A lack of access to internet connectivity is one of the most significant contributors to the opportunity gap young people face today.
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What is the Digital Divide?

Today, 12 million young people who do not have broadband internet access are challenged to access their schoolwork and maintain positive social relationships. For these young people, broadband access and education aren’t just critical today but set the stage for their future opportunities.

One-third of young people without reliable broadband report being pessimistic about their future economic prospects compared to their more connected peers.

A lack of access to internet connectivity is one of the most significant contributors to the opportunity gap young people face today. To help these youth thrive, 4-H is partnering with industry leaders to help provide two key things:




Access is not equal. Only 69% of black and brown teens report broadband access at home.


Access is not equal. Only 37% of black and brown teens report broadband access at school.​ 


Only 38% of teens with unreliable connections feel their community has access to a wide variety of job opportunities.​


64% of teens believe access to broadband could have helped their community economically during the pandemic.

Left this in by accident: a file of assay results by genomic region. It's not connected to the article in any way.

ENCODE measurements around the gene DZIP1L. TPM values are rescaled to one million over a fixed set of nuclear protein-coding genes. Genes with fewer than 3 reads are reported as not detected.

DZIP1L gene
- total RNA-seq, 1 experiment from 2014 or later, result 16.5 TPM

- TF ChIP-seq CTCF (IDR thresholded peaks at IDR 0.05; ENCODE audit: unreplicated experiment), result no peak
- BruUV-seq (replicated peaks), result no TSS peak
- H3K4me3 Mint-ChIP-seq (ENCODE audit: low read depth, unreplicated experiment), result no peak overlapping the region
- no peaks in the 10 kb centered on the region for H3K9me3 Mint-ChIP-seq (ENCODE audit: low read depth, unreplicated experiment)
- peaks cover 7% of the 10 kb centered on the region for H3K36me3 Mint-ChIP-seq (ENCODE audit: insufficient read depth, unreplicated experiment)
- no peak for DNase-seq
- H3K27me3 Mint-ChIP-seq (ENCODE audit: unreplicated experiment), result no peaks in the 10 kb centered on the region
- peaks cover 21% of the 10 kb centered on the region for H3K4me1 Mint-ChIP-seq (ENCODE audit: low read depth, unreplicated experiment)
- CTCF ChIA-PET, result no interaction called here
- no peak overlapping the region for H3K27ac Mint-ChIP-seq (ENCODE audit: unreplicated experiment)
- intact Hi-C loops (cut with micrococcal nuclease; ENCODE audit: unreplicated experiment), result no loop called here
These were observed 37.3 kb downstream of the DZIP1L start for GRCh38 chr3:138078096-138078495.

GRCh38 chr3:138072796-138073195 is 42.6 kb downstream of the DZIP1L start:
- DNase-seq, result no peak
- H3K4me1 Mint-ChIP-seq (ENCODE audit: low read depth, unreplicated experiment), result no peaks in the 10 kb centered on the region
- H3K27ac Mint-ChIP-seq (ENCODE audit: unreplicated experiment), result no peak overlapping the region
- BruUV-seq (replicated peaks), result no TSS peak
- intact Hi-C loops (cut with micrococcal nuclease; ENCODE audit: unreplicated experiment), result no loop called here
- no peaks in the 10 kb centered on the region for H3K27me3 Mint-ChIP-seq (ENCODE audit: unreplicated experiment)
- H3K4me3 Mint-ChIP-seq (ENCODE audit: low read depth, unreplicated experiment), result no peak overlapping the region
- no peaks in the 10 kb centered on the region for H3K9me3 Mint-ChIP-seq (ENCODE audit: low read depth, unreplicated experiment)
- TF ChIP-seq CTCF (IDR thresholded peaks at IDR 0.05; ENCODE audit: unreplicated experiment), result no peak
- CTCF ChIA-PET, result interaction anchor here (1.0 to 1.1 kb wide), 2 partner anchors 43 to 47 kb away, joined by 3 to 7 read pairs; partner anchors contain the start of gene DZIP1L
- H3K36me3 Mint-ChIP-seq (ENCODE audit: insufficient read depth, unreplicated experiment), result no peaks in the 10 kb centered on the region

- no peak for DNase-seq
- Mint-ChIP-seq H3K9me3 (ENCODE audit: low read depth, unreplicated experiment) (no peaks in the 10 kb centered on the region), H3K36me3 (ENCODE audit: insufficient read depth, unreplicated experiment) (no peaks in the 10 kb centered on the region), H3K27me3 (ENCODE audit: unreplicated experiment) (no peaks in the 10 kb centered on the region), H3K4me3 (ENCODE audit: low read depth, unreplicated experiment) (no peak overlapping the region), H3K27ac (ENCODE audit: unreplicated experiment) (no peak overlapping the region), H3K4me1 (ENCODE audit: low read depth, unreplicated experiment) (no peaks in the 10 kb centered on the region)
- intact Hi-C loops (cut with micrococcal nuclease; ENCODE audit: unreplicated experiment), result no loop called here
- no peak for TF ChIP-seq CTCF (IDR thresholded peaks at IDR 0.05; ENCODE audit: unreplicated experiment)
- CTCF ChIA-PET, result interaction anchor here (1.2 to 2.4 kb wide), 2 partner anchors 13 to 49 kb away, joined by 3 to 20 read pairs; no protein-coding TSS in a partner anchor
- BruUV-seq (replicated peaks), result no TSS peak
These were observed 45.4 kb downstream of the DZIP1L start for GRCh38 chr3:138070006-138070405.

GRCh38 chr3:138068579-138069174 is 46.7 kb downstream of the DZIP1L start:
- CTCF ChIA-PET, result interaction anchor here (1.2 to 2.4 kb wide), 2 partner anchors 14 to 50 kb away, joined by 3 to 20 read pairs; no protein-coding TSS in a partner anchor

How 4-H is Making an Impact

Through a coalition of partners, including Microsoft, Tractor Supply and Verizon, 4-H is helping adults in underserved communities find greater opportunities for employment through expanded access to digital skills training and broadband connectivity. 4-H’s active role in addressing the digital divide harnesses the collective power of 18 land-grant universities’ Cooperative Extension System to address the digital divide for the families in their communities. Over the last year, 400 teenagers across the country trained 36,000 adults with tailored digital skills education and training to create more personal and professional opportunities.

National 4-H Council Programs and Experiences

On the ground locally

Tech Changemakers
Harnessing the power and reach of 4-H’s Cooperative Extension network through 110+ land-grant university partners and a “teens as teachers” model, young people are working to provide critical digital skills training to adults in their communities. 

Combining Gen Z’s tech-centric knowledge, 4-H’ers’ community service mindset and the potential for digital skills to help everyone from farmers to pharmacists, the 4-H Tech Changemakers program encourages youth to identify what skills and workshops will benefit their local communities. From helping small businesses thrive to using advanced technology on local farms to improve sustainability, young people are challenging themselves to not only learn new digital skills, but also share those skills with others. 

To learn more about teens taking action in their communities, visit our Tech Changemakers page and read their stories. 


Join CLOVER today, and explore our STEM and Computer Science activities.

To find out how you can make an impact with 4-H, please fill out this form or contact Heather Elliott, Chief Development Officer, at 301-792-1023 or